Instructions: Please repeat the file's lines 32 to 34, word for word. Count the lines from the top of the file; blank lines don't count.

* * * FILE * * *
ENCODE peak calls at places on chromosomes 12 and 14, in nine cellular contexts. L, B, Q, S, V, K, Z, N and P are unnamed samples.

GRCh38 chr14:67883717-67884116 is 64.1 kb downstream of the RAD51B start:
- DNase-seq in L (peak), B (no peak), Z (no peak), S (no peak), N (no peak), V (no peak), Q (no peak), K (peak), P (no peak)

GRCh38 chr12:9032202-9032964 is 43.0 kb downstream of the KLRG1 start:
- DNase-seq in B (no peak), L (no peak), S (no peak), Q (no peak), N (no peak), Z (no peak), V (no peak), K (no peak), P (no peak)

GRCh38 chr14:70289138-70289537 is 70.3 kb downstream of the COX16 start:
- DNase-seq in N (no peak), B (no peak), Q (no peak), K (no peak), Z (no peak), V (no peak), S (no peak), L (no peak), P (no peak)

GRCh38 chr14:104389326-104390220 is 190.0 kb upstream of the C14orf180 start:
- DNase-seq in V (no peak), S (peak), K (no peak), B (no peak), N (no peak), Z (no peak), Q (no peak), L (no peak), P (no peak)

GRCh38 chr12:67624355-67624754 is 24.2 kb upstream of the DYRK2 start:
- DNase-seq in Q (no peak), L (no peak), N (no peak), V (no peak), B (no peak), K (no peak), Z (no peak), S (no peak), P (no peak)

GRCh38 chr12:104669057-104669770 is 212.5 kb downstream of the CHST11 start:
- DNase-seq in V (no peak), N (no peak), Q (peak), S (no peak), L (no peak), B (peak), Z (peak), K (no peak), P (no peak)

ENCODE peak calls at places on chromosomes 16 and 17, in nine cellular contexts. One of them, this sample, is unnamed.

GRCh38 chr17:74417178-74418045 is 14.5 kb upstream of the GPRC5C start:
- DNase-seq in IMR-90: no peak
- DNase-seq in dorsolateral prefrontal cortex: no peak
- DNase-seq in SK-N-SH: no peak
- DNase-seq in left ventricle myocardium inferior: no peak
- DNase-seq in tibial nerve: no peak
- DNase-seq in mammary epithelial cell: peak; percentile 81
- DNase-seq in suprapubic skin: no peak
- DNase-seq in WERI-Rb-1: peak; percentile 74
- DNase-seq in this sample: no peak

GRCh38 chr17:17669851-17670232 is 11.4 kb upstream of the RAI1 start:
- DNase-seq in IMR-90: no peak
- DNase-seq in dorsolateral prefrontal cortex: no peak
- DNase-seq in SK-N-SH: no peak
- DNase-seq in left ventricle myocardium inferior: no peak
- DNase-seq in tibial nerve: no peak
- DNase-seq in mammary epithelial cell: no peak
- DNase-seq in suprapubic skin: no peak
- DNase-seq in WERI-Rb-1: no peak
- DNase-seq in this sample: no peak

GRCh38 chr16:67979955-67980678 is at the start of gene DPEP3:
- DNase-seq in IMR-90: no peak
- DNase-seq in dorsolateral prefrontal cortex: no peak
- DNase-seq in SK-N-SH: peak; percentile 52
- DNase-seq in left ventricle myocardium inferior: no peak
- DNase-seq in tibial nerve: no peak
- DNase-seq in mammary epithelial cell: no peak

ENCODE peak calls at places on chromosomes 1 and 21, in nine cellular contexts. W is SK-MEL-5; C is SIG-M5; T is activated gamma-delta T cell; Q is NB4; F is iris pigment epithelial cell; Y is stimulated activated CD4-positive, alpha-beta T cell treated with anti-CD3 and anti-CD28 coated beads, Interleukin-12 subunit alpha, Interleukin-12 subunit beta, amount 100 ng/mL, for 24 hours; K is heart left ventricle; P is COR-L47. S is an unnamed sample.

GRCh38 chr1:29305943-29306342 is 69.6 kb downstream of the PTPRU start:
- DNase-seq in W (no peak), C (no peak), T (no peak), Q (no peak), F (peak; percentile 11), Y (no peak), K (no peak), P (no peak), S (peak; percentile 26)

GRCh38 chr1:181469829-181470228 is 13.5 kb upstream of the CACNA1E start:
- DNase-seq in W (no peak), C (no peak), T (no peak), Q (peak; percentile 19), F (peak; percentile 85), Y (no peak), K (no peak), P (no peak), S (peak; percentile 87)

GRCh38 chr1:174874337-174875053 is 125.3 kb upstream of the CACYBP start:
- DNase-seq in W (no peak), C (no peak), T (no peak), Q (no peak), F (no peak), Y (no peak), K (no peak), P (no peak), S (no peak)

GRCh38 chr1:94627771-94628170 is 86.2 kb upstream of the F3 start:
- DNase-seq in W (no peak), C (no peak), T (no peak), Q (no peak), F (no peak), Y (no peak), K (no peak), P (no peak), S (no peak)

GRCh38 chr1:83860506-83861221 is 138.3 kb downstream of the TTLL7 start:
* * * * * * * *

- DNase-seq in suprapubic skin: no peak
- DNase-seq in WERI-Rb-1: no peak
- DNase-seq in this sample: no peak